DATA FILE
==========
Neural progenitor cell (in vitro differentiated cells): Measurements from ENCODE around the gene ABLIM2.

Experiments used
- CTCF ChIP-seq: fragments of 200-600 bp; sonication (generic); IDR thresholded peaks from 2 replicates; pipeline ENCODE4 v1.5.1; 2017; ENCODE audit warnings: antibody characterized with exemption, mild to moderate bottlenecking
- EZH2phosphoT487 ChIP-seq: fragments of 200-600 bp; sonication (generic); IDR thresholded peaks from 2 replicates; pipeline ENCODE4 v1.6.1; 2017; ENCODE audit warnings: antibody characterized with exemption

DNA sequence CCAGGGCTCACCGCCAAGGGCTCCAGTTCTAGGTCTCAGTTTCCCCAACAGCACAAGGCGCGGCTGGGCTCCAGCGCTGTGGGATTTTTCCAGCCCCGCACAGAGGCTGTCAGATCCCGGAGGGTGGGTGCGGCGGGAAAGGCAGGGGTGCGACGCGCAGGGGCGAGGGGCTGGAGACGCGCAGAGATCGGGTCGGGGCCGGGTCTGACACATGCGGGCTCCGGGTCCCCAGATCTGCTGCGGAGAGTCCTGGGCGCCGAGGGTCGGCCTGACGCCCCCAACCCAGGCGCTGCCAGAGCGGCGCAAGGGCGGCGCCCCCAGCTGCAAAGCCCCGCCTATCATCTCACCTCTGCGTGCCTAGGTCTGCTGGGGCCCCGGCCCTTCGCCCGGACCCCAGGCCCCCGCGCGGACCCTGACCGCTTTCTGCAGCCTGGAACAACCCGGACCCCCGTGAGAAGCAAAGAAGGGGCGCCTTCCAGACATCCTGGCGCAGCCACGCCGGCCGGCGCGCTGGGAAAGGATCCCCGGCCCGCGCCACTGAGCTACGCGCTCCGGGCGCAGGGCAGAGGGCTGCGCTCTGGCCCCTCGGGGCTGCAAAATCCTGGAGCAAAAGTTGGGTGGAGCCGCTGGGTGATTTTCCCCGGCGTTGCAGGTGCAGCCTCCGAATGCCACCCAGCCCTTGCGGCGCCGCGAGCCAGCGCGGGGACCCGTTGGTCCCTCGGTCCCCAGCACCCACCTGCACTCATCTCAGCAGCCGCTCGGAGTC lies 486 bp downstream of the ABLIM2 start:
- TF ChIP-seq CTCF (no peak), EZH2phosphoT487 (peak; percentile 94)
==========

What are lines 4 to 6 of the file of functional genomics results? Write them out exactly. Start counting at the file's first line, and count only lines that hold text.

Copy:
- EZH2phosphoT487 ChIP-seq: fragments of 200-600 bp; sonication (generic); IDR thresholded peaks from 2 replicates; pipeline ENCODE4 v1.6.1; 2017; ENCODE audit warnings: antibody characterized with exemption

DNA sequence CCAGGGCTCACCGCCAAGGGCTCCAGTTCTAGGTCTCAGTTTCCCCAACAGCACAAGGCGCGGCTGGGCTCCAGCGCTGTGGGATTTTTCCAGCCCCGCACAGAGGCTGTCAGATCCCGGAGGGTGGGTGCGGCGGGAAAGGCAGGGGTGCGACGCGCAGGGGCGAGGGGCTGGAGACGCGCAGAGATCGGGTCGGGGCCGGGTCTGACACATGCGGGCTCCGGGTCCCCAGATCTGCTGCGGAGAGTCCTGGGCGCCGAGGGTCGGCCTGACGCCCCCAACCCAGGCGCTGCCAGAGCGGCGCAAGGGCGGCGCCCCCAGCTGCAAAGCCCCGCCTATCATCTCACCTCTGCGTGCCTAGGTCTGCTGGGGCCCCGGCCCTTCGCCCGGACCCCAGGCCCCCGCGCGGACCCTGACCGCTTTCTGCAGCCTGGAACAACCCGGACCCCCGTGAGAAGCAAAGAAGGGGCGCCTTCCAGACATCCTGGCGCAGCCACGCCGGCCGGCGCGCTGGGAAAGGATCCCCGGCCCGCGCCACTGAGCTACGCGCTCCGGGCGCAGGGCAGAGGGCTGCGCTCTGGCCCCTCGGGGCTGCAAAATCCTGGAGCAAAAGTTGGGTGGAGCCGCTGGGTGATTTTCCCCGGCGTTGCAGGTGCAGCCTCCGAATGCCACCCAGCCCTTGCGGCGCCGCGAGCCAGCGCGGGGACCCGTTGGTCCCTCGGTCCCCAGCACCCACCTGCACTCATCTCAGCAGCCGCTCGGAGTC lies 486 bp downstream of the ABLIM2 start:
- TF ChIP-seq CTCF (no peak), EZH2phosphoT487 (peak; percentile 94)